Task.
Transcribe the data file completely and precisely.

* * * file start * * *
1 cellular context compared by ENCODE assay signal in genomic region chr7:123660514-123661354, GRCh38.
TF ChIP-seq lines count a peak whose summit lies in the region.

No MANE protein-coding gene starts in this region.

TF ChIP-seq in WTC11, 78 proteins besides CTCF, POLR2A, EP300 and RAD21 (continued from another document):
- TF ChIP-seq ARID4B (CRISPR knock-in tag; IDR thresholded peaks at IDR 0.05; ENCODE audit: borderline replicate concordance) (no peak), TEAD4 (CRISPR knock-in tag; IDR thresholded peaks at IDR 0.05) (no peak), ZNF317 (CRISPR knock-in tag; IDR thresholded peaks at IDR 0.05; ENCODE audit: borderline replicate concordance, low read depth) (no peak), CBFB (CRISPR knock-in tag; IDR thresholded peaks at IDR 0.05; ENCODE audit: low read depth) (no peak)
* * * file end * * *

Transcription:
1 cellular context compared by ENCODE assay signal in genomic region chr7:123660514-123661354, GRCh38.
TF ChIP-seq lines count a peak whose summit lies in the region.

No MANE protein-coding gene starts in this region.

TF ChIP-seq in WTC11, 78 proteins besides CTCF, POLR2A, EP300 and RAD21 (continued from another document):
- TF ChIP-seq ARID4B (CRISPR knock-in tag; IDR thresholded peaks at IDR 0.05; ENCODE audit: borderline replicate concordance) (no peak), TEAD4 (CRISPR knock-in tag; IDR thresholded peaks at IDR 0.05) (no peak), ZNF317 (CRISPR knock-in tag; IDR thresholded peaks at IDR 0.05; ENCODE audit: borderline replicate concordance, low read depth) (no peak), CBFB (CRISPR knock-in tag; IDR thresholded peaks at IDR 0.05; ENCODE audit: low read depth) (no peak)